The New York Times interviewed a "noticeably" thinner Bernie Madoff in prison and, wouldn't you know it, he said that "unidentified banks and hedge funds were somehow 'complicit' in his elaborate fraud," and also this:
"They had to know," Mr. Madoff said. "But the attitude was sort of, ‘If you're doing something wrong, we don't want to know.'"
The banks, of course, deny it:
To date, none of the major banks or hedge funds that did business with Mr. Madoff have been accused by federal prosecutors of knowingly investing in his Ponzi scheme. However, Mr. Picard in civil lawsuits has asserted that executives at some banks expressed suspicions for years, yet continued to do business with Mr. Madoff and steer their clients' money into his hands.
All the financial entities facing civil lawsuits by Madoff victims and Mr. Picard have denied they had any knowledge of the fraud.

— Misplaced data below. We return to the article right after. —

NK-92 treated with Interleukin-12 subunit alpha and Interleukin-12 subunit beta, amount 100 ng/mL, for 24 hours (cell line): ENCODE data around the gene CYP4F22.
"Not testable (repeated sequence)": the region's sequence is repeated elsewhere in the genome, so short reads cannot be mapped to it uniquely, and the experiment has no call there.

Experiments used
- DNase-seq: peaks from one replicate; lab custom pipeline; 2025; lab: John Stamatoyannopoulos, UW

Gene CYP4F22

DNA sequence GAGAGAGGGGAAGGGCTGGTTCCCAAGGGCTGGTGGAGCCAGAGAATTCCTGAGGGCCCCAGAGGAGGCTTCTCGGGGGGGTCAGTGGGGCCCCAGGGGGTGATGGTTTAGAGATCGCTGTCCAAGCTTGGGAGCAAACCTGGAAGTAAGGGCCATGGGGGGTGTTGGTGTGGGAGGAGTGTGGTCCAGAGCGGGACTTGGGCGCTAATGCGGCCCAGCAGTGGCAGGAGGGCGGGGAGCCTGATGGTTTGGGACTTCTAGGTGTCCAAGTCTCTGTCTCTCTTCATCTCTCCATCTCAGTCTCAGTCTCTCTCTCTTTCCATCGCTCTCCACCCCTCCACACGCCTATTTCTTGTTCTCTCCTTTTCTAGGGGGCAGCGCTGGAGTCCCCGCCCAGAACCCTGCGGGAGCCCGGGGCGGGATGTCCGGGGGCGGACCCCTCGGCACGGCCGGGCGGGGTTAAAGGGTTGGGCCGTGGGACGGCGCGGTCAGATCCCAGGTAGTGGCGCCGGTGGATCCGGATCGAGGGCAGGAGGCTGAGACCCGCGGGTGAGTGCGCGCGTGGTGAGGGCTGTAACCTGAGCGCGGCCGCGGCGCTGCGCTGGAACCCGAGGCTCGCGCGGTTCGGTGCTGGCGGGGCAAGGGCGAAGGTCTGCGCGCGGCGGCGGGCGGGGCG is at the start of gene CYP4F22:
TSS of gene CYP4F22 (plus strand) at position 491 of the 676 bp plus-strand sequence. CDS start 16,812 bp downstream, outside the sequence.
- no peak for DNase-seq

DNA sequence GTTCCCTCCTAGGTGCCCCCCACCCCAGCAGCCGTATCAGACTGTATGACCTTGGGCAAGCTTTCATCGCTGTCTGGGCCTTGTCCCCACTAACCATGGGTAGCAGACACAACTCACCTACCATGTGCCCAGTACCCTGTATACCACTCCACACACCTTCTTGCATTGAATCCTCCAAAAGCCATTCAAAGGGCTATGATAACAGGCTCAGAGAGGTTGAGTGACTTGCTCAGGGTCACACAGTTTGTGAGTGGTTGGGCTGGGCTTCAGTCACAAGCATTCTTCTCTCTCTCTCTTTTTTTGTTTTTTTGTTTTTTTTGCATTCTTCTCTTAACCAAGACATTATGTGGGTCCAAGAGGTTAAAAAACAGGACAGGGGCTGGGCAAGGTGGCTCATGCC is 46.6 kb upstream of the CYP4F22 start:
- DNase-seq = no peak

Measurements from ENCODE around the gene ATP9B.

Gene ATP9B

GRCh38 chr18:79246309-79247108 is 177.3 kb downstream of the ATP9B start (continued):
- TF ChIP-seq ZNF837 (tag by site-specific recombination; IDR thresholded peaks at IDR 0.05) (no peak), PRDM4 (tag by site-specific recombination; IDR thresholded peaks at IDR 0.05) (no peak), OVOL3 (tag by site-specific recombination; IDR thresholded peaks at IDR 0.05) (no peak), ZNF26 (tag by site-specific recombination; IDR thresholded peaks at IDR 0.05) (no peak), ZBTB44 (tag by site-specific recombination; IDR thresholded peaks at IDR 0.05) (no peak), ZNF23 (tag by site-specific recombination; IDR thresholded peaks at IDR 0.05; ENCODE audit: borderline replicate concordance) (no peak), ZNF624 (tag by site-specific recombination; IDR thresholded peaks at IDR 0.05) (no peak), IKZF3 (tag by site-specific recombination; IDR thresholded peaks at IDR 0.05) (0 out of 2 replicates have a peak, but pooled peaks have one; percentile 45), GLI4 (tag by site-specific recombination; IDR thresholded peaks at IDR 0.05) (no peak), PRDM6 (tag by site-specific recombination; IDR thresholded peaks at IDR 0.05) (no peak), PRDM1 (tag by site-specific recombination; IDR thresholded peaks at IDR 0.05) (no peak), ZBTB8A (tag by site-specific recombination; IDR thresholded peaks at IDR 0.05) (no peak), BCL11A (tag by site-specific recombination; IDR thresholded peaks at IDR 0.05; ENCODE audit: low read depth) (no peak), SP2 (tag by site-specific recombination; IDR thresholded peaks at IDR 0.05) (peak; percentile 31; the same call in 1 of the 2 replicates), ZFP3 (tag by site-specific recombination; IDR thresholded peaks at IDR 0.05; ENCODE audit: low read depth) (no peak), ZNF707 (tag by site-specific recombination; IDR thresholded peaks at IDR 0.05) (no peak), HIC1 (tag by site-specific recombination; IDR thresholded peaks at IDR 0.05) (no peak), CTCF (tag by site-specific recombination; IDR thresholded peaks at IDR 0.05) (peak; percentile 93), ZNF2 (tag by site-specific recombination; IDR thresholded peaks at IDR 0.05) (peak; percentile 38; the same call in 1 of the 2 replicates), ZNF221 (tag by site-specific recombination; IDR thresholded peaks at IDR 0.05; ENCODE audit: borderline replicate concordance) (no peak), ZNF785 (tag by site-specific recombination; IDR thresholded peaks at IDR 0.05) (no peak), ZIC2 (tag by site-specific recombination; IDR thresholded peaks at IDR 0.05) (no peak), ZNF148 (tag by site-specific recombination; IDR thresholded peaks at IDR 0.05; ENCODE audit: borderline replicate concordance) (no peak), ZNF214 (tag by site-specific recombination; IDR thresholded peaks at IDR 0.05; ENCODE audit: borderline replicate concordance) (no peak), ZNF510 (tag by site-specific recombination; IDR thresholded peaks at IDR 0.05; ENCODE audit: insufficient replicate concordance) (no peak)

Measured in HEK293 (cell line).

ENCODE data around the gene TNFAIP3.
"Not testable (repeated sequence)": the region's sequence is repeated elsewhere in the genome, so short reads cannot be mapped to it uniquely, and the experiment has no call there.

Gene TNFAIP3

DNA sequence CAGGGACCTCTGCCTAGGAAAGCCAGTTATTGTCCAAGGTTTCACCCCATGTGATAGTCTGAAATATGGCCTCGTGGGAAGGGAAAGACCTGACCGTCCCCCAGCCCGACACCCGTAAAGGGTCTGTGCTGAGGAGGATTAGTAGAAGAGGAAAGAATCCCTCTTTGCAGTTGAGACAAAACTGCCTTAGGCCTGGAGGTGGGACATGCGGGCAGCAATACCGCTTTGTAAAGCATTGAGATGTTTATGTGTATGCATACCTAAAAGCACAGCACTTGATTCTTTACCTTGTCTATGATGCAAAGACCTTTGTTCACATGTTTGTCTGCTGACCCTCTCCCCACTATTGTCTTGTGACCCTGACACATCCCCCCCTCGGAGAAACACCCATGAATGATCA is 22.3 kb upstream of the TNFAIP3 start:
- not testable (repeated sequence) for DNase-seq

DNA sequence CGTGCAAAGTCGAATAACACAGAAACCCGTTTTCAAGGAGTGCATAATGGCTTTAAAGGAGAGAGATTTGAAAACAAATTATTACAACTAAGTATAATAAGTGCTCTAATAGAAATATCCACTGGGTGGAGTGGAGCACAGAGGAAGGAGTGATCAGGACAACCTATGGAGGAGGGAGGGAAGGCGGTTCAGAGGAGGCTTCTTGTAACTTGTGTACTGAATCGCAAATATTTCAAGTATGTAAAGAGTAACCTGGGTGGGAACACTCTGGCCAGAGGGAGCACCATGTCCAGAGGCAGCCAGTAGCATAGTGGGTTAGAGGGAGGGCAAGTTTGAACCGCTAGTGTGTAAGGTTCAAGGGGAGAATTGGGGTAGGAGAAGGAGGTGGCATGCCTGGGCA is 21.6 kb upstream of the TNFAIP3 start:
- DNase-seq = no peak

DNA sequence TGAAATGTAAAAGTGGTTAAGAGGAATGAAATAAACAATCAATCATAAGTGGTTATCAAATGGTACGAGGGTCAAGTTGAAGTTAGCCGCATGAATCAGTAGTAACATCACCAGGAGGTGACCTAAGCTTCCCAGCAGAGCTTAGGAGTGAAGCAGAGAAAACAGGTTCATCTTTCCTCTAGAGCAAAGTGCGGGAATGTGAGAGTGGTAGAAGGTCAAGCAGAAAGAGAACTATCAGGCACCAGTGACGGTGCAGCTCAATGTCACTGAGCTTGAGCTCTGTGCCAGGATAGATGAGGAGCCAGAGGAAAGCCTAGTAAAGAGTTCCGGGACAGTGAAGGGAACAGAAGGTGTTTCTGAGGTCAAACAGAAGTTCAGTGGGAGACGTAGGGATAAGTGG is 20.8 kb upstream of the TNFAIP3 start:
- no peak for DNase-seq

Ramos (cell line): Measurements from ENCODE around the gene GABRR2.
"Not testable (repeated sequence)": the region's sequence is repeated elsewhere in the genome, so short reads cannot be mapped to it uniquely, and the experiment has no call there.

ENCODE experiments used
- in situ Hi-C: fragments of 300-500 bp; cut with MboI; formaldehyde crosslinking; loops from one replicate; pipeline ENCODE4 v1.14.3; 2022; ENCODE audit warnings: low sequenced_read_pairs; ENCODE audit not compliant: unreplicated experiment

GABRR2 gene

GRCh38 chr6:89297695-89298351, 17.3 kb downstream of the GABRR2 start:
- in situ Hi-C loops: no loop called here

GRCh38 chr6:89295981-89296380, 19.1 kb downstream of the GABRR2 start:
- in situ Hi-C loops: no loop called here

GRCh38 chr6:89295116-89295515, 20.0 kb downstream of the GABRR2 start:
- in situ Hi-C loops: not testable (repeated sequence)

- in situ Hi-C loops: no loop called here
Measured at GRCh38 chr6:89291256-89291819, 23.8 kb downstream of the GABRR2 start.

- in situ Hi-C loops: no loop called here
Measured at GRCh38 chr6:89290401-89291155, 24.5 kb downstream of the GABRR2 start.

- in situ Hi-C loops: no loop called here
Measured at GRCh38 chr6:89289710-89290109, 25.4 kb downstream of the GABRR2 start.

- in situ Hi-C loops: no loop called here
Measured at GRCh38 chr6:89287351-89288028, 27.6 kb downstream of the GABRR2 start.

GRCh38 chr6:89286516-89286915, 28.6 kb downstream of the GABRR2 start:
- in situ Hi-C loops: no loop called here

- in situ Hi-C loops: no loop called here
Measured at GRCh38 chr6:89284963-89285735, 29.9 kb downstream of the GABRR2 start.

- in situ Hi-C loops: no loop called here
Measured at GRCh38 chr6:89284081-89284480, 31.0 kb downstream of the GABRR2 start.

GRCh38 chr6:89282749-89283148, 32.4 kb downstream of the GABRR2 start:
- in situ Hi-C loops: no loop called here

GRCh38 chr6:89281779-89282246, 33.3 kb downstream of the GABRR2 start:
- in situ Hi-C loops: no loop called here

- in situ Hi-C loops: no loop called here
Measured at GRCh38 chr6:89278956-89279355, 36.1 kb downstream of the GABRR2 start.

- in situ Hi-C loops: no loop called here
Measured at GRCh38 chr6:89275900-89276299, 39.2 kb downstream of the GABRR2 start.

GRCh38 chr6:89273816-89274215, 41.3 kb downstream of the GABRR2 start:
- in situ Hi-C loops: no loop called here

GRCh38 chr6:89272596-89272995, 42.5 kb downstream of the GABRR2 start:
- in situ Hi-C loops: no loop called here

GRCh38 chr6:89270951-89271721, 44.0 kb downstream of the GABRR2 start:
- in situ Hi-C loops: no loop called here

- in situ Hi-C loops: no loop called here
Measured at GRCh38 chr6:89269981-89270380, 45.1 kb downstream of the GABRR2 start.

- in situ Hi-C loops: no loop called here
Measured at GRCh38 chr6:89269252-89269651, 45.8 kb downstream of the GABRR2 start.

Madoff's interlocutor, Diana Henriques (who's writing a book about Madoff for the Times' vanity press) sounds vaguely unconvinced by the guy's accusations, maybe because she (or her paper) doesn't want to come right out and say it, but, come on, duh, right? I mean, how could they not have known?
Sure, Madoff is the guilty one; he has no one to blame but himself; etc., but, really, any investment banker or hedge fund manager who was looking at his returns and didn't suspect something should probably not be in the business of dealing with large sums of money! Though, come to think of it, one thing the past five years have made clear is that very few investment bankers and hedge fund managers should be in the business of dealing with large sums of money, so maybe they actually could not spot a Ponzi scheme.